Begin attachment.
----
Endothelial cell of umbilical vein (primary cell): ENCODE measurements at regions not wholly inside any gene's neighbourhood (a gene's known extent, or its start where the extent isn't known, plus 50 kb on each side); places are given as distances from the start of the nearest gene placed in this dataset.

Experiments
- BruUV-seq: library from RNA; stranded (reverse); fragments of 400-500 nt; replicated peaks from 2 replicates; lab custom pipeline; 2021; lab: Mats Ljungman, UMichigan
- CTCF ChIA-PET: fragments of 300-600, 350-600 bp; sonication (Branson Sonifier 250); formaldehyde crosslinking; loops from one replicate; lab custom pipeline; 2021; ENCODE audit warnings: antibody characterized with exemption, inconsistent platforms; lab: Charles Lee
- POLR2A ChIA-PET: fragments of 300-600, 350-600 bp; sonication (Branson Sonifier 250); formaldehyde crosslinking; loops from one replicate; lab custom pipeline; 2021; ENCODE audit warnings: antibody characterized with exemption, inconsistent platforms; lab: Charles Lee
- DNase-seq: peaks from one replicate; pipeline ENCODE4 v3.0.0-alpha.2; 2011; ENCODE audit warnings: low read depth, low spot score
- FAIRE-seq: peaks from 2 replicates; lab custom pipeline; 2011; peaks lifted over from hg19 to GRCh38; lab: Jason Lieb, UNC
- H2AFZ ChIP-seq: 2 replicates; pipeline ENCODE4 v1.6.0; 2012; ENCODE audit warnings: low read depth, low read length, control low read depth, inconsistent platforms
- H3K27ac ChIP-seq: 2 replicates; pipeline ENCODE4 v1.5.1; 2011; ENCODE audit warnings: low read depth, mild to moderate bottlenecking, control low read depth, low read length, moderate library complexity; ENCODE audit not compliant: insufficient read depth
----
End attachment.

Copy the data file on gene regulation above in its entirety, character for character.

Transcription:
Endothelial cell of umbilical vein (primary cell): ENCODE measurements at regions not wholly inside any gene's neighbourhood (a gene's known extent, or its start where the extent isn't known, plus 50 kb on each side); places are given as distances from the start of the nearest gene placed in this dataset.

Experiments
- BruUV-seq: library from RNA; stranded (reverse); fragments of 400-500 nt; replicated peaks from 2 replicates; lab custom pipeline; 2021; lab: Mats Ljungman, UMichigan
- CTCF ChIA-PET: fragments of 300-600, 350-600 bp; sonication (Branson Sonifier 250); formaldehyde crosslinking; loops from one replicate; lab custom pipeline; 2021; ENCODE audit warnings: antibody characterized with exemption, inconsistent platforms; lab: Charles Lee
- POLR2A ChIA-PET: fragments of 300-600, 350-600 bp; sonication (Branson Sonifier 250); formaldehyde crosslinking; loops from one replicate; lab custom pipeline; 2021; ENCODE audit warnings: antibody characterized with exemption, inconsistent platforms; lab: Charles Lee
- DNase-seq: peaks from one replicate; pipeline ENCODE4 v3.0.0-alpha.2; 2011; ENCODE audit warnings: low read depth, low spot score
- FAIRE-seq: peaks from 2 replicates; lab custom pipeline; 2011; peaks lifted over from hg19 to GRCh38; lab: Jason Lieb, UNC
- H2AFZ ChIP-seq: 2 replicates; pipeline ENCODE4 v1.6.0; 2012; ENCODE audit warnings: low read depth, low read length, control low read depth, inconsistent platforms
- H3K27ac ChIP-seq: 2 replicates; pipeline ENCODE4 v1.5.1; 2011; ENCODE audit warnings: low read depth, mild to moderate bottlenecking, control low read depth, low read length, moderate library complexity; ENCODE audit not compliant: insufficient read depth